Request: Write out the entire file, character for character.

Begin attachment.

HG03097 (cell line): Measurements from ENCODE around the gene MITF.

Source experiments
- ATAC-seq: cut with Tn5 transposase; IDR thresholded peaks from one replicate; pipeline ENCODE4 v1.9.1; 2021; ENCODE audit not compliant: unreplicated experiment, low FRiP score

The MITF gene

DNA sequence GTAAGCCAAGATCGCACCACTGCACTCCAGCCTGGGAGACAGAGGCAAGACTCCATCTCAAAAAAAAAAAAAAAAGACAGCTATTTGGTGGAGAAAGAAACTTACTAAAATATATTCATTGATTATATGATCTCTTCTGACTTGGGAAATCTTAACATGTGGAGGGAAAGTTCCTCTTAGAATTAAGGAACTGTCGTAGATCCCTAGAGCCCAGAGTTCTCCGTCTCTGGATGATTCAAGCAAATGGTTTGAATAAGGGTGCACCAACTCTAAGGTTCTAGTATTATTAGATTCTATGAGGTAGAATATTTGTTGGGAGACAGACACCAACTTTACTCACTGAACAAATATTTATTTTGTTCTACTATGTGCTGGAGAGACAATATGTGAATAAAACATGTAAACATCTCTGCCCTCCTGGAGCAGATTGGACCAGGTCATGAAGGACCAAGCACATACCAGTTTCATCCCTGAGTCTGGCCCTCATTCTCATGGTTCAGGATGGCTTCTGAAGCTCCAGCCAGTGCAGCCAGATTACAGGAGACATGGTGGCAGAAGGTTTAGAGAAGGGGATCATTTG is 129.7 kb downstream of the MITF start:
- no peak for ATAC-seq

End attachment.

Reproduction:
HG03097 (cell line): Measurements from ENCODE around the gene MITF.

Source experiments
- ATAC-seq: cut with Tn5 transposase; IDR thresholded peaks from one replicate; pipeline ENCODE4 v1.9.1; 2021; ENCODE audit not compliant: unreplicated experiment, low FRiP score

The MITF gene

DNA sequence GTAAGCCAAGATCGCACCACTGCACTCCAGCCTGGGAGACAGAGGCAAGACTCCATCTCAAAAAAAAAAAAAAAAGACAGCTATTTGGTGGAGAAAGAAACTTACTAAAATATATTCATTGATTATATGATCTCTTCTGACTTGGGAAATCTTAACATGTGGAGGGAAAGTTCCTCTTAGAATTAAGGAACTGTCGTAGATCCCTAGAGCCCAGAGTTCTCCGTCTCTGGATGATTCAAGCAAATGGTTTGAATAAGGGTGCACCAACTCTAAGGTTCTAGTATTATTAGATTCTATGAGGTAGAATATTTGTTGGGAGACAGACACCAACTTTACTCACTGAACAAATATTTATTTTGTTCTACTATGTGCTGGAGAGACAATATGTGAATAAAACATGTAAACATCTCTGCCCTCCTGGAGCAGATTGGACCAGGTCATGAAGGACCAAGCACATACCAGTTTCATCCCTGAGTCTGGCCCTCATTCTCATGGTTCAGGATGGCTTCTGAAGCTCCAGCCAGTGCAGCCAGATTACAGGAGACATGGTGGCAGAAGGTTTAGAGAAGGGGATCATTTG is 129.7 kb downstream of the MITF start:
- no peak for ATAC-seq